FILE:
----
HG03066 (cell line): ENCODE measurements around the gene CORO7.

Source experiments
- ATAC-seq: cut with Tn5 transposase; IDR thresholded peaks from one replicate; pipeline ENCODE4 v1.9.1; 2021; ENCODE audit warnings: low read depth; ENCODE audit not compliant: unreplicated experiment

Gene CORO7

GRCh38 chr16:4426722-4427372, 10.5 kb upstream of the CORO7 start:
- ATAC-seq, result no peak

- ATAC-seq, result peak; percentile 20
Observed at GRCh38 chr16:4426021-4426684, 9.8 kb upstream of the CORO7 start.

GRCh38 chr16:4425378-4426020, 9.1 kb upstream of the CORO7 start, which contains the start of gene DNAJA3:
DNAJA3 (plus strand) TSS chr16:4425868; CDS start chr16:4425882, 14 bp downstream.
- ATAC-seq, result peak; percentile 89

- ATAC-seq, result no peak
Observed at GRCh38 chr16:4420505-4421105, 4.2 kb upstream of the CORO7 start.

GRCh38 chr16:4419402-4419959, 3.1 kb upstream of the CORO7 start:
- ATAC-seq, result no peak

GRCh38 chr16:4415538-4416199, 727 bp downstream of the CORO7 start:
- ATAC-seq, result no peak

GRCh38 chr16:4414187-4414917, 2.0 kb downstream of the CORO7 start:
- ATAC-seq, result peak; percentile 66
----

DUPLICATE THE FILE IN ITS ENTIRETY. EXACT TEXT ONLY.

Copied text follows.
HG03066 (cell line): ENCODE measurements around the gene CORO7.

Source experiments
- ATAC-seq: cut with Tn5 transposase; IDR thresholded peaks from one replicate; pipeline ENCODE4 v1.9.1; 2021; ENCODE audit warnings: low read depth; ENCODE audit not compliant: unreplicated experiment

Gene CORO7

GRCh38 chr16:4426722-4427372, 10.5 kb upstream of the CORO7 start:
- ATAC-seq, result no peak

- ATAC-seq, result peak; percentile 20
Observed at GRCh38 chr16:4426021-4426684, 9.8 kb upstream of the CORO7 start.

GRCh38 chr16:4425378-4426020, 9.1 kb upstream of the CORO7 start, which contains the start of gene DNAJA3:
DNAJA3 (plus strand) TSS chr16:4425868; CDS start chr16:4425882, 14 bp downstream.
- ATAC-seq, result peak; percentile 89

- ATAC-seq, result no peak
Observed at GRCh38 chr16:4420505-4421105, 4.2 kb upstream of the CORO7 start.

GRCh38 chr16:4419402-4419959, 3.1 kb upstream of the CORO7 start:
- ATAC-seq, result no peak

GRCh38 chr16:4415538-4416199, 727 bp downstream of the CORO7 start:
- ATAC-seq, result no peak

GRCh38 chr16:4414187-4414917, 2.0 kb downstream of the CORO7 start:
- ATAC-seq, result peak; percentile 66